CleverWittyUsername Thu 08-May-14 20:06:10

20 weeks that is, not 20 in age.

DichotoMous Thu 08-May-14 20:21:17

Thank you everyone - I was worried that I was BU but your responses have made me realise that perhaps IANBU!

I know it isn't a consolation for anyone but I feel reassured that I'm not the only one in this situation. One day at a time eh!?!?

sarahquilt Thu 08-May-14 20:58:58

Sounds like loads tbh. I'm a core subject secondary and I went off around 34 weeks. By that point I was exhausted and I had less on my plate than you - just lots of marking and moderation. My honest advice is to start finding other people to do some of those tasks now, so that you're getting organised. For example, there's no way you'll be able to do 3 school trips. The sooner you let people know, the less pissed off they'll be.

tabbycat28 Thu 08-May-14 21:24:17

I'm 35 and a half weeks pregnant at the moment & a primary school teacher. I go on mat leave at half term, eleven working days to go and it can't come a moment too soon. I've not been able to 'wind down' and I'm exhausted as a result.

I think the workload/stress can be manageable however my school has an OFSTED rating of RI and there's been no let up in terms of observations /scrutinies etc. We had a mock OFSTED when I was 33 weeks, it was horrid and I've not been cut any slack at all. I did ask once if I could not be visited on a learning walk as I had really bad morning sickness, but this was denied. I've just tried to be as organised as possible and complete as much work in school time so I can rest at home.

However, I'm sure you'll find that your colleagues will do all you can to help you out. My phase colleagues have been doing my duties and helping where they can and this has definitely made it easier. I think that you should at least have a conversation with your line manager about delegation - you may get the same response as me but at least you tried!

katymacp Thu 08-May-14 21:38:32
johull Thu 08-May-14 22:25:15

Fellow teacher at 32 weeks. Also teach core subject and am bloody shattered!! I got my tt reduced this week. SLT took away my year 7's and 2 of my year 9 classes. I also don't have a tutor anymore which means I can start just after 9. Look into a reduced tt! You shouldn't be doing duties either. X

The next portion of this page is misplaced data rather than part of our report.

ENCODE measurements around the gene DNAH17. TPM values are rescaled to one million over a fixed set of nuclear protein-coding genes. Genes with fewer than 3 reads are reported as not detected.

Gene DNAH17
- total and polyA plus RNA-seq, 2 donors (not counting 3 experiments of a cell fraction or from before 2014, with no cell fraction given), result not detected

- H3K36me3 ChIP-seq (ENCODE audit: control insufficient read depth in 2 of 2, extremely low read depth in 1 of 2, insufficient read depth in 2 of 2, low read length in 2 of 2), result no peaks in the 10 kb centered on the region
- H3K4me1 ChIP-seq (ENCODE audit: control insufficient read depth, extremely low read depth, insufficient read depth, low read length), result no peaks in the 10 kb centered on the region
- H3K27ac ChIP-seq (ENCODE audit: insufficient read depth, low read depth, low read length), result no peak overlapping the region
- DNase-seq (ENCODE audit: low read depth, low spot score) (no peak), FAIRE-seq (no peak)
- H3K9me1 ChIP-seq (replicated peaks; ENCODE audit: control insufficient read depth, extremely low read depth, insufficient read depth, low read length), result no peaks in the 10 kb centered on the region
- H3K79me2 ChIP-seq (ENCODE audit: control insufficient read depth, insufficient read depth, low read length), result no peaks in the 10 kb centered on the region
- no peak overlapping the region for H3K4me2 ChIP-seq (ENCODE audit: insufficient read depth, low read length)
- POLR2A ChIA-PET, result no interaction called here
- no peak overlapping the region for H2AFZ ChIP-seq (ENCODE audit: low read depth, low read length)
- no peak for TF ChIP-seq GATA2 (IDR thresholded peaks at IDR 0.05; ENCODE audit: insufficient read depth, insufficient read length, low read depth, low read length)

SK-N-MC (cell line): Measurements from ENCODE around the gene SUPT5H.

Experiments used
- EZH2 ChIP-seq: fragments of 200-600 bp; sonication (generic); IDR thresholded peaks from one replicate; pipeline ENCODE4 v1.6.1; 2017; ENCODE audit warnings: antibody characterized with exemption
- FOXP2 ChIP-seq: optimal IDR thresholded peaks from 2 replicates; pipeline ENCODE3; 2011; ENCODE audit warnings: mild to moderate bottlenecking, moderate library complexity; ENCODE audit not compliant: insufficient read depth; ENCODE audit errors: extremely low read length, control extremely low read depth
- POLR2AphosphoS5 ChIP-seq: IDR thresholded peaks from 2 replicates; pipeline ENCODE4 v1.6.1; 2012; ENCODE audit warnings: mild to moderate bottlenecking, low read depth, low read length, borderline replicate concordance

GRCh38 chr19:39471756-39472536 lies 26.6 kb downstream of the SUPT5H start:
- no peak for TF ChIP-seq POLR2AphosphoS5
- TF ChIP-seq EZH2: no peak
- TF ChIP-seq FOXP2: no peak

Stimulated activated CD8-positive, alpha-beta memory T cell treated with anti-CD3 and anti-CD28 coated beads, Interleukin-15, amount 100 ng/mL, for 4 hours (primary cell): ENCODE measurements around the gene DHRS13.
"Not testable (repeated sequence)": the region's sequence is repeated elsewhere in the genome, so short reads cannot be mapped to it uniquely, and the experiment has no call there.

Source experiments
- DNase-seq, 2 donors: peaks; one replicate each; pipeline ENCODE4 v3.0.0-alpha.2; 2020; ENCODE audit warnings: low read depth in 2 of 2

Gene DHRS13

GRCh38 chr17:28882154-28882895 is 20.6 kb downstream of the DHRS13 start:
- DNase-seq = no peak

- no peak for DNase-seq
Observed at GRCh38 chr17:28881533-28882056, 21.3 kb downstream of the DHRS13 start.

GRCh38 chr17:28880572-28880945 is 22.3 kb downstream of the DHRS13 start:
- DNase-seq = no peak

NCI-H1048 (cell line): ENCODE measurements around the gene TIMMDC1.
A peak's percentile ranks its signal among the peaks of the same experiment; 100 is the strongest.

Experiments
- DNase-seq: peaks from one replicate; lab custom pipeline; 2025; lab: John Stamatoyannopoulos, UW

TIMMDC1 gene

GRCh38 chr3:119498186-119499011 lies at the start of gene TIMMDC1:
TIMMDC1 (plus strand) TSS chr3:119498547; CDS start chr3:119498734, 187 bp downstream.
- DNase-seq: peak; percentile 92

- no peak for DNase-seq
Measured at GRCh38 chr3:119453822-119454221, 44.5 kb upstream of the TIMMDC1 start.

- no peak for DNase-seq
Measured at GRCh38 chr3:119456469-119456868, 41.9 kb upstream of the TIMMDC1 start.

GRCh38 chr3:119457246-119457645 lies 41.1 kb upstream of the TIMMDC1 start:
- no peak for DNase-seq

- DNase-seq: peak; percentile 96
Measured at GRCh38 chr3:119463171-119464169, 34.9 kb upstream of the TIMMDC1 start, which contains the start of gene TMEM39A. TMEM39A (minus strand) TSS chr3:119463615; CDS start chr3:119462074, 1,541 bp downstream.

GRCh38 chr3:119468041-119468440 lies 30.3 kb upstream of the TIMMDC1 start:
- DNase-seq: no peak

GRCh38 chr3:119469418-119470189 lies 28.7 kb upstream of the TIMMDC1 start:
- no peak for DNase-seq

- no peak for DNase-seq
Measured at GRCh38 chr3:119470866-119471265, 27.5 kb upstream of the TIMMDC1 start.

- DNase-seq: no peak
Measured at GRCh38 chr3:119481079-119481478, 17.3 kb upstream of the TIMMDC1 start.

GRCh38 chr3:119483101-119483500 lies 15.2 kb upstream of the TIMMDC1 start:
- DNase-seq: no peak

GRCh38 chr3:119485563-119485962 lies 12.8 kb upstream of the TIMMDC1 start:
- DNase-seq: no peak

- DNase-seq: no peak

RubyRuby007 Thu 08-May-14 22:35:31

I can also sympathise! Currently 26+5, HoD (core), no KS3, 8 different GCSE classes, 1 BTEC, two different A Level subjects (one 100% coursework!) and ESTYN (Wales' OFSTED) in 2 weeks! Our school changes the timetable after half term, so not much gained time for me when years 11/13 leave sad

Totally shattered all the time, heartburn and low bp, and still a pile of stuff to do by half term / summer! I leave school full of good intentions, but often just flake out on the sofa - lethal! The council-provided risk assessment suggested that I take breaks at different times if I get tired.....I don't think they've quite understood how the school timetable works ;)

Hopefully going to make it until the last day of the summer term, but I'm not holding my breath! Have some awesome TAs who hold the fort while I visit the loo (which is regularly!), as often I can't make it to the end of a single lesson let alone a double lesson!

It's nice to know there are others in the same boat.
Good luck to everyone smile

mineofuselessinformation Thu 08-May-14 22:47:48

Delegate anywhere it is humanly possible. Prioritise the rest and if something has to go, let it go if you can.
Catnap! 5 mins with your head on the desk can be a life-saver.

icklekid Fri 09-May-14 03:54:03

Am 31 weeks primary but assistant head so fair amount to do...trips- make life easy by using as much paperwork from last year as you can?
If you are struggling look at if a reduced time table would allow you to stay longer rather than ve signed off as your line manager is likely to prefer this?

Can you do some curriculum planning at home so can rest as well as get the work done? Similarly with external award or ask if others are willing to take over parts.

My maternity cover was organised yesterday and now just keep thinking about how good it will be for them to do x,y,z - my hope is to handover next few weeks pre half term so they can start with me supporting after half term incase I go early.

Been very unwell throughout pregnancy and definitely been a wake up call to put baby first...

Bellyrub1980 Fri 09-May-14 03:54:05

As someone who isn't a teacher (but have friends who are) can I just say I think your workload - pregnant or not - is totally insane and I take my hat off to you all!!

I'd milk the pregnancy for all it's worth and delegate the work now if at all possible!

ohthegoats Fri 09-May-14 09:18:59

Deputy head of a primary school here. 20 weeks and knackered. My work load has increased in the last few weeks quite significantly due to new initiatives the head wants to start implementing. Yesterday he told me off for being 'shouty and stressed' - he was lucky to escape the meeting with his life. I think he's trying to wear me down/undermine me so that I go off on mat leave when he WANTS me to (not when I want to). If he has his way, I'll be off at the end of the summer term in July, when I'm not due until the end of September, and really want to come back for a few weeks in September. He'd previously agreed this, for me to do a project we've needed to finish for some time, but has gone back on it in the last couple of weeks.